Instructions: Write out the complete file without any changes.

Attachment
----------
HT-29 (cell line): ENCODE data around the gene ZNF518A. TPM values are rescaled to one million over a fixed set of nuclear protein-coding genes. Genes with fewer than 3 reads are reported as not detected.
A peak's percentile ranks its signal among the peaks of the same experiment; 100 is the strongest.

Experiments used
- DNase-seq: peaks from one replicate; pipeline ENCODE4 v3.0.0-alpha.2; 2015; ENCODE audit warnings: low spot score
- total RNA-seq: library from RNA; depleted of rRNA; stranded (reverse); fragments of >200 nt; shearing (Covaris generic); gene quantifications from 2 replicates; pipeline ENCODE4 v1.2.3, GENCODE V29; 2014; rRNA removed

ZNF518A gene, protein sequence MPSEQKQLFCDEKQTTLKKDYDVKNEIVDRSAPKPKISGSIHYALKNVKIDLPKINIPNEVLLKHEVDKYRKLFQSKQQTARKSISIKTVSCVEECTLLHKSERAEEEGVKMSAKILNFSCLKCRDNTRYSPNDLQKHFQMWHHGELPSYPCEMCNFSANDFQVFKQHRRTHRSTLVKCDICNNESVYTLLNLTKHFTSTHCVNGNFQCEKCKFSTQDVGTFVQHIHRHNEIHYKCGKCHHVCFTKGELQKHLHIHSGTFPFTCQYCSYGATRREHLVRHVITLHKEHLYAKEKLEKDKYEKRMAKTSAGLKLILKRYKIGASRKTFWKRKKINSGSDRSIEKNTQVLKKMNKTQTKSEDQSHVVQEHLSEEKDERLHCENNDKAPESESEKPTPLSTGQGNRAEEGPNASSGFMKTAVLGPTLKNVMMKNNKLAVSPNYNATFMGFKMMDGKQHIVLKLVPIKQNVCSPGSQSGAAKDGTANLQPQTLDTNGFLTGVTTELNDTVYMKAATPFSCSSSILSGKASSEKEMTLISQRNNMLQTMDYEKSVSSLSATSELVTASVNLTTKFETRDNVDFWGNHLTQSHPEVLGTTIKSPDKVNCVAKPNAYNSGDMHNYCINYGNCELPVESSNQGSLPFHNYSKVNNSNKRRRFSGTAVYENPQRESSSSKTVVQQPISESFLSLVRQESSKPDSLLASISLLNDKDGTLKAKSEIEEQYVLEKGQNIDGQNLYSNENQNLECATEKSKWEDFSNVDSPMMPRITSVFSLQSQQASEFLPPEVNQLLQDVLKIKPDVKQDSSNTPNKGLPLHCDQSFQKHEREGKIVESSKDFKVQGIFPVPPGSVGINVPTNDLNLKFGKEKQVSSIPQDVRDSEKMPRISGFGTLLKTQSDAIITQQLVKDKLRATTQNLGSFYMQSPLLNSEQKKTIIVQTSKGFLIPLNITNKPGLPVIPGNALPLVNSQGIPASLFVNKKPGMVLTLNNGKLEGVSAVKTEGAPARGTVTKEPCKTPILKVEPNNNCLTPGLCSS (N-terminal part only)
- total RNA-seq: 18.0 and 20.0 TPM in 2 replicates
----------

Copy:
HT-29 (cell line): ENCODE data around the gene ZNF518A. TPM values are rescaled to one million over a fixed set of nuclear protein-coding genes. Genes with fewer than 3 reads are reported as not detected.
A peak's percentile ranks its signal among the peaks of the same experiment; 100 is the strongest.

Experiments used
- DNase-seq: peaks from one replicate; pipeline ENCODE4 v3.0.0-alpha.2; 2015; ENCODE audit warnings: low spot score
- total RNA-seq: library from RNA; depleted of rRNA; stranded (reverse); fragments of >200 nt; shearing (Covaris generic); gene quantifications from 2 replicates; pipeline ENCODE4 v1.2.3, GENCODE V29; 2014; rRNA removed

ZNF518A gene, protein sequence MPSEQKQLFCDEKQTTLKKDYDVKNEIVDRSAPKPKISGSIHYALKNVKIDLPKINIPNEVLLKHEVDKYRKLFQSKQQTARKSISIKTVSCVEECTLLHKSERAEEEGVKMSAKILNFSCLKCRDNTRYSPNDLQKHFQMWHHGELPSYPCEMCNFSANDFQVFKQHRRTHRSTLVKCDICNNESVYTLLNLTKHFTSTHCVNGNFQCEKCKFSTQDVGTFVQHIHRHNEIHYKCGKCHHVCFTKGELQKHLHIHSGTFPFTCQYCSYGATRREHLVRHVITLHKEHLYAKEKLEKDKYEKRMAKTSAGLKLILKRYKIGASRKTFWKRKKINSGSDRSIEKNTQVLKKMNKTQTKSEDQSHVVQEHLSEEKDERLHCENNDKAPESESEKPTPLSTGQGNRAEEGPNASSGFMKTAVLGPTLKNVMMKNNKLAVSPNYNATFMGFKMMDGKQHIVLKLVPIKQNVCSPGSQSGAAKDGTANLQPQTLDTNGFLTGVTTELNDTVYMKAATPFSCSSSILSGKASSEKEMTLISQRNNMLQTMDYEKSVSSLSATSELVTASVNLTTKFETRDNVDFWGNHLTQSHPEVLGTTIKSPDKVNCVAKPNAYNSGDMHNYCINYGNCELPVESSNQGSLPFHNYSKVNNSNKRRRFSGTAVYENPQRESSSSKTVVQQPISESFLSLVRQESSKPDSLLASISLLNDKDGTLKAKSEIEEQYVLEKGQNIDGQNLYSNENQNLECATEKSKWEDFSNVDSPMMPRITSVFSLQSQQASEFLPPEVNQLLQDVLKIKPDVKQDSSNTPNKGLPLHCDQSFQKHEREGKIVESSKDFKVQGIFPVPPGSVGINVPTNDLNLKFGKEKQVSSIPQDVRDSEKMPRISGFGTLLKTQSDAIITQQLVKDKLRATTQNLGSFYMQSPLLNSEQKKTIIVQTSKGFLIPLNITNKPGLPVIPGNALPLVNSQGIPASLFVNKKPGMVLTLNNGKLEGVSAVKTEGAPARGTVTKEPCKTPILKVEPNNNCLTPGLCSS (N-terminal part only)
- total RNA-seq: 18.0 and 20.0 TPM in 2 replicates